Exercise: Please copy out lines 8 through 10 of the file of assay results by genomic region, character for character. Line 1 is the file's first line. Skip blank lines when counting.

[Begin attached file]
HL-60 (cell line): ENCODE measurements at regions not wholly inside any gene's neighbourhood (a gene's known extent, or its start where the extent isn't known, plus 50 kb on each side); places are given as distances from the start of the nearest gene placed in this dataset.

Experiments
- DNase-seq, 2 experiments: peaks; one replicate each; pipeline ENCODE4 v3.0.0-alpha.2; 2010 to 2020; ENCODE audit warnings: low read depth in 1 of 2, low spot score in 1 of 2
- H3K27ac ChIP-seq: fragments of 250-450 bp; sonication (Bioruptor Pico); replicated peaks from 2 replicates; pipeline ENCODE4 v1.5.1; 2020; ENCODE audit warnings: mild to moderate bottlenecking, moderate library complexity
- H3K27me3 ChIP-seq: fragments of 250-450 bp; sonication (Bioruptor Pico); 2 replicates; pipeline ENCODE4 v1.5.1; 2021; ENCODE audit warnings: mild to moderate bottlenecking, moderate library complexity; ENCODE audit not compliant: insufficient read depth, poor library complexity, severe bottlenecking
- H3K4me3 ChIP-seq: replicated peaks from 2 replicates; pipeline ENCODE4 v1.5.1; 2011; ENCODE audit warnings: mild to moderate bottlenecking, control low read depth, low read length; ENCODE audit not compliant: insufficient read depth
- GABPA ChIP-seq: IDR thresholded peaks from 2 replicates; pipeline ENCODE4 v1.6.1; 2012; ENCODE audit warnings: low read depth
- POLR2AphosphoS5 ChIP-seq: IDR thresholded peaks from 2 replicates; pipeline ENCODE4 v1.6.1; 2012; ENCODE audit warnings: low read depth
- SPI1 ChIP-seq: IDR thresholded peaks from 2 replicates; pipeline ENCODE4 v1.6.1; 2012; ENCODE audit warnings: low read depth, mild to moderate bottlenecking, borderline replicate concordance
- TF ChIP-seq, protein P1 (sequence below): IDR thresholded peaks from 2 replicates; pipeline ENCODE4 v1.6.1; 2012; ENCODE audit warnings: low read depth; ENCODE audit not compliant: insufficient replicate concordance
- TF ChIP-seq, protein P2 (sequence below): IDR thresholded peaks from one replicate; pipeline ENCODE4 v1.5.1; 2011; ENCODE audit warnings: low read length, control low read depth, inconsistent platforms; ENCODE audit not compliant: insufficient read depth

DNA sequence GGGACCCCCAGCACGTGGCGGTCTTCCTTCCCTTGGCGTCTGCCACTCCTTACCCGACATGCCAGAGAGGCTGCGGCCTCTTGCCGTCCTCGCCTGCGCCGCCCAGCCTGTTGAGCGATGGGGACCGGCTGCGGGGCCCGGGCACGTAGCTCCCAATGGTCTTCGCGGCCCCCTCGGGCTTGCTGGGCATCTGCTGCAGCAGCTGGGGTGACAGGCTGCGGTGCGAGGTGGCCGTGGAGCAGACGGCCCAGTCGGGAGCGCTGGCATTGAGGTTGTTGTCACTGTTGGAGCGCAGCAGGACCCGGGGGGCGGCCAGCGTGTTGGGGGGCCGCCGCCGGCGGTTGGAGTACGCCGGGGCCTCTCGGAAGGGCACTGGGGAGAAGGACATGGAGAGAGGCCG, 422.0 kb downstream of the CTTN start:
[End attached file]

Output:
- POLR2AphosphoS5 ChIP-seq: IDR thresholded peaks from 2 replicates; pipeline ENCODE4 v1.6.1; 2012; ENCODE audit warnings: low read depth
- SPI1 ChIP-seq: IDR thresholded peaks from 2 replicates; pipeline ENCODE4 v1.6.1; 2012; ENCODE audit warnings: low read depth, mild to moderate bottlenecking, borderline replicate concordance
- TF ChIP-seq, protein P1 (sequence below): IDR thresholded peaks from 2 replicates; pipeline ENCODE4 v1.6.1; 2012; ENCODE audit warnings: low read depth; ENCODE audit not compliant: insufficient replicate concordance